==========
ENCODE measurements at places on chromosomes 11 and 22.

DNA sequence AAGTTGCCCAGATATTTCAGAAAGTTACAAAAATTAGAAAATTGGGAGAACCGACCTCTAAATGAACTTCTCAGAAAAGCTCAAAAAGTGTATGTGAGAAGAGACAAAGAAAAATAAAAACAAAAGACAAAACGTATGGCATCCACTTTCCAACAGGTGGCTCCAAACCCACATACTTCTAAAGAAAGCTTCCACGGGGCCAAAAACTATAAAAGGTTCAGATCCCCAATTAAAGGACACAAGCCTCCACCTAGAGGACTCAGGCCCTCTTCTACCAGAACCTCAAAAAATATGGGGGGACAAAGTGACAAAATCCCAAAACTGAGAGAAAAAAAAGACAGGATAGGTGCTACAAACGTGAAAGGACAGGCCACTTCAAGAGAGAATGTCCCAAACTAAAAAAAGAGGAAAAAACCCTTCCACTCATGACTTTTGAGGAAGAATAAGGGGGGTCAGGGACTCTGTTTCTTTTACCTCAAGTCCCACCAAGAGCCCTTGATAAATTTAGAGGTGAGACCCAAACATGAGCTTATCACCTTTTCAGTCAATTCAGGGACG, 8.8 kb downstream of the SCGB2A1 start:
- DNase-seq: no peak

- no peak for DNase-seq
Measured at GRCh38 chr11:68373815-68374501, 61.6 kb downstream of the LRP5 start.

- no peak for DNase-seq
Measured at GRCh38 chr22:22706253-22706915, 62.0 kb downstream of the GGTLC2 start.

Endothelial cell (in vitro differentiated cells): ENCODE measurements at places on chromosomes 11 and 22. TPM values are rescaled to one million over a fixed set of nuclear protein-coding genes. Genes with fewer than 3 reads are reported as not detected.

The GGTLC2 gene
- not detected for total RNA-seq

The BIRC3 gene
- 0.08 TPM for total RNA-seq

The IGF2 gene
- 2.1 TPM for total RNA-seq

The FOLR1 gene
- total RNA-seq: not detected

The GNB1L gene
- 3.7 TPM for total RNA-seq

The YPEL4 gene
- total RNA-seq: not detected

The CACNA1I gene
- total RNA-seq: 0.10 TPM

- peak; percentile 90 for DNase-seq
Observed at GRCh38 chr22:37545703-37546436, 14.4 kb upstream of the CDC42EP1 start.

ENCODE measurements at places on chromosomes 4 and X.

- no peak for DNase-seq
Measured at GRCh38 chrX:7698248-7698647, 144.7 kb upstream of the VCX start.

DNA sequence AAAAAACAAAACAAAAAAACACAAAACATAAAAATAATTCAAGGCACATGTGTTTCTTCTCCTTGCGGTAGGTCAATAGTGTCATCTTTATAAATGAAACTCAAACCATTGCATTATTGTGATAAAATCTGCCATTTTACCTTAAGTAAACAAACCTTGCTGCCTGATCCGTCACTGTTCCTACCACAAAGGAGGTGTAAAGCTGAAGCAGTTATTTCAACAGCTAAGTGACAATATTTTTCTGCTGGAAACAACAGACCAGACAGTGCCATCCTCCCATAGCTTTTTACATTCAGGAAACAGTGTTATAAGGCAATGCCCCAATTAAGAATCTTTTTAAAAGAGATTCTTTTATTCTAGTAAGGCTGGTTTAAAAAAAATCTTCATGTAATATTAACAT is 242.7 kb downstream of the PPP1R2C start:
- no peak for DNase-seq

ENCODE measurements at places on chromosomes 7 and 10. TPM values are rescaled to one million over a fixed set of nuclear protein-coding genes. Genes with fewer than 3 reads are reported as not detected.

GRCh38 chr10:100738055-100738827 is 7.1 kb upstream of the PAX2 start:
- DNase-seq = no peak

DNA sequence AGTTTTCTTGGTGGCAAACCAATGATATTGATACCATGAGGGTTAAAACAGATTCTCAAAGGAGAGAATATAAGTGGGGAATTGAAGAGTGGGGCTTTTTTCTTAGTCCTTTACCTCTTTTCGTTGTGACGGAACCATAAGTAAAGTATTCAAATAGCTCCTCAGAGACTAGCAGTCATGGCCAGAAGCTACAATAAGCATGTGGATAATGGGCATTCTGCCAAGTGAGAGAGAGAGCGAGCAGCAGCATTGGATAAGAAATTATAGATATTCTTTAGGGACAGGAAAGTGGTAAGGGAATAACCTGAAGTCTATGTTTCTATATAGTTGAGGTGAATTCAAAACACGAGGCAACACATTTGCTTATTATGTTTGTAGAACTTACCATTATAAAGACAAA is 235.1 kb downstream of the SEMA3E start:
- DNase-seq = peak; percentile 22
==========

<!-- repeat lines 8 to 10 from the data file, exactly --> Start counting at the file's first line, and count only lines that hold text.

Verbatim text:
Endothelial cell (in vitro differentiated cells): ENCODE measurements at places on chromosomes 11 and 22. TPM values are rescaled to one million over a fixed set of nuclear protein-coding genes. Genes with fewer than 3 reads are reported as not detected.

The GGTLC2 gene
- not detected for total RNA-seq